- Consumer acceptance of autonomous technology has spiked in the last year, according to the 2018 Deloitte Global Automotive Consumer Study. Less than half (47%) of U.S. consumers in the 2018 study feel that autonomous vehicles (AVs) will not be safe — a decrease from 74% in 2017 — and the trend is consistent for countries around the globe.
- The study outlined other factors of consumer trust in AVs, including the need for federal regulation, a proven safety track record and a trusted car brand or manufacturer. In a statement, Deloitte Vice Chairman Craig Giffi noted the "auto industry battle between brands for consumers' trust is on in a new and heightened way."
- The study also highlighted consumers' powertrain preferences. Most U.S. consumers (80%) still favor a gasoline- or diesel-powered engine — up from 76% in 2017 — indicating that car manufacturers have more work to do to increase electric vehicle (EV) demand.
The topic of autonomous technology overtook the smart city industry in 2017, as an influx of car manufacturers and ride services joined the race to driverless. Ford, GM, Lyft, Nissan and others made headlines with announcements of consumer-focused AV developments and offerings, putting the pressure on auto industry competitors to pick up the pace — or get left behind.
The increase in consumer confidence around AVs can likely be attributed to the trend's increasing normality. The concept of a driverless vehicle is no longer considered "futuristic." Consumers have also watched cities transform to prepare for the AV revolution. Bloomberg Philanthropies' Global Atlas of AV in Cities shows dozens of cities that are hosting AV tests or preparing for change with long-range surveys and plans. Some cities including Denver and Las Vegas have even tested driverless public transit options. As consumers closely watch their surrounding environment prepare for an autonomous future, trust in the system will likely continue to increase.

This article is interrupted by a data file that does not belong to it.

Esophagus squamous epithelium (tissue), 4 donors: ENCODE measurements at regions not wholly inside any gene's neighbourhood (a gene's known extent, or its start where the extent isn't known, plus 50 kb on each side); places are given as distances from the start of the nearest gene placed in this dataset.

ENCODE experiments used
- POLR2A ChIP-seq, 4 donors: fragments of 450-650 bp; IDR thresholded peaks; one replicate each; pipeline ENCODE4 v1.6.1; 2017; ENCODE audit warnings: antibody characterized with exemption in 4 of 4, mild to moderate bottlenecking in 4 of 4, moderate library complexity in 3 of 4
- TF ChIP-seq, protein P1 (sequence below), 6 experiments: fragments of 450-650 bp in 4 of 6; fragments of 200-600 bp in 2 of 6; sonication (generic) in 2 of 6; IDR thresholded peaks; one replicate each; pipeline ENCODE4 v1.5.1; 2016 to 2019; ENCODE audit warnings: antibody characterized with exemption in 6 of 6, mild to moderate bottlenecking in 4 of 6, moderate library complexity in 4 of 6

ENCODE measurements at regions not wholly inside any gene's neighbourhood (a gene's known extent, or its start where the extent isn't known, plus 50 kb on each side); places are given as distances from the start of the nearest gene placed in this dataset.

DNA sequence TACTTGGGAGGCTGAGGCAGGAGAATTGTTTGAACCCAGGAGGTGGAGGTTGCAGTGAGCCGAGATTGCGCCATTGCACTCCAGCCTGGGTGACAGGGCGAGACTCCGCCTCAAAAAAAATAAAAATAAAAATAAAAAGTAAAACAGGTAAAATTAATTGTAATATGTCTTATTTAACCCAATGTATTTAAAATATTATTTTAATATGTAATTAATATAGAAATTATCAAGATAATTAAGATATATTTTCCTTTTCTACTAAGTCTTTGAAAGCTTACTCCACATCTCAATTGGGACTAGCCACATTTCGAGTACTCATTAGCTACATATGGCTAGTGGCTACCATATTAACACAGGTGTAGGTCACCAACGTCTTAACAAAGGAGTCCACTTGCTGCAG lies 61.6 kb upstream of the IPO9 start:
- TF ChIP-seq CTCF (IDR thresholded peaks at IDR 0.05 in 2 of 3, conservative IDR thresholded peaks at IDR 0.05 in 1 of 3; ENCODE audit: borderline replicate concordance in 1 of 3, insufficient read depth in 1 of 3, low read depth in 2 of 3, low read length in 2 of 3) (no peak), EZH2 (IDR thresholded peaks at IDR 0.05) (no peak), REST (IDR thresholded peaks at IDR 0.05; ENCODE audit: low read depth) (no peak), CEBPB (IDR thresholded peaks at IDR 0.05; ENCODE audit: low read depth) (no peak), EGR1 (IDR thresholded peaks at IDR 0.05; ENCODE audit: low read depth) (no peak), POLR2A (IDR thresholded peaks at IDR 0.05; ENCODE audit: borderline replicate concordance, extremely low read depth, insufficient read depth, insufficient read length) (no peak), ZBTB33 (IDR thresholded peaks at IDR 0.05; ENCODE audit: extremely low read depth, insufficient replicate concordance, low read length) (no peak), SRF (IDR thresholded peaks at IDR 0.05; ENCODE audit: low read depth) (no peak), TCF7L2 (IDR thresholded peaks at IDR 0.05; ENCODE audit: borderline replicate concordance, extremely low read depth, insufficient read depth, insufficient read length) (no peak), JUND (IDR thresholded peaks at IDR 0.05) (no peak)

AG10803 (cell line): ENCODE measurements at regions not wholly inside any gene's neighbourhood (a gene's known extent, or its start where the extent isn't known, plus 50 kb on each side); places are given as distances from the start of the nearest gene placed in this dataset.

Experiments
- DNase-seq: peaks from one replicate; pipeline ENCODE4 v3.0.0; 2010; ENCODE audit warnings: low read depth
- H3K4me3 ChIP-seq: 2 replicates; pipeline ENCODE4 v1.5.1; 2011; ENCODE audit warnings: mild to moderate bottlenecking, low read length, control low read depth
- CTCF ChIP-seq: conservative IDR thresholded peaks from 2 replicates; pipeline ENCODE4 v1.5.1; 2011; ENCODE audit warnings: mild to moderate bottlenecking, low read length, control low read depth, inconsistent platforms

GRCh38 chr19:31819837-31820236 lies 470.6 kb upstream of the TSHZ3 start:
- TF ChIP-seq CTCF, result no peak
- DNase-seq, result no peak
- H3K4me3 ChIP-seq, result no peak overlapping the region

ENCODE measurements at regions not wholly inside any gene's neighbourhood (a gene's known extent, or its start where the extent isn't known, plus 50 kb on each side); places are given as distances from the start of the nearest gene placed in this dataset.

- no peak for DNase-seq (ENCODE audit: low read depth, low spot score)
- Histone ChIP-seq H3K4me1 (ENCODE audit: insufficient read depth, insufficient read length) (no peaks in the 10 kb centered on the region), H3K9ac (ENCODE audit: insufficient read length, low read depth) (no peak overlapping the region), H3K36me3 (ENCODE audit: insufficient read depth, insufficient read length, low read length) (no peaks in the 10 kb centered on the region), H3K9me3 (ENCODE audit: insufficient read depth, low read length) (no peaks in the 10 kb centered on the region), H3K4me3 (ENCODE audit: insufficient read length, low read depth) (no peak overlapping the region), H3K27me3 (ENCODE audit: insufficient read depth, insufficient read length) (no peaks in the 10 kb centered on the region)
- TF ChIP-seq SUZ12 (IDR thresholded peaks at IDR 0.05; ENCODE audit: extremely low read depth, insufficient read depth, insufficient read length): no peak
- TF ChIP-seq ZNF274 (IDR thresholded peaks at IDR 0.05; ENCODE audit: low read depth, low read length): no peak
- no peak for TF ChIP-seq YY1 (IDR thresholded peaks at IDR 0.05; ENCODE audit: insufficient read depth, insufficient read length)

The study's findings on U.S. consumers' powertrain preferences, however, should spark concern for city leaders. As local governments increase efforts to combat climate change, fossil-fueled cars have become a clear target. California is currently considering requiring all new cars registered in the state after Jan. 1, 2040 to be zero emissions, in an effort to drastically cut greenhouse gas (GHG) emissions. If the effort is successful, other states may follow suit.
Consumers, however, have expressed concerns with the costs associated with EVs, "leaving automakers with some difficult capital allocation and business model decisions if they expect to make any money at all," says Giffi. Both automakers and local government will need to work on more seamless EV adoption, increased incentives for EV drivers and improved EV infrastructure in order to grow the market. And, once AVs and other alternative driving technologies become tangible options for consumers, these concerns around price, incentives and infrastructure will likely resurface.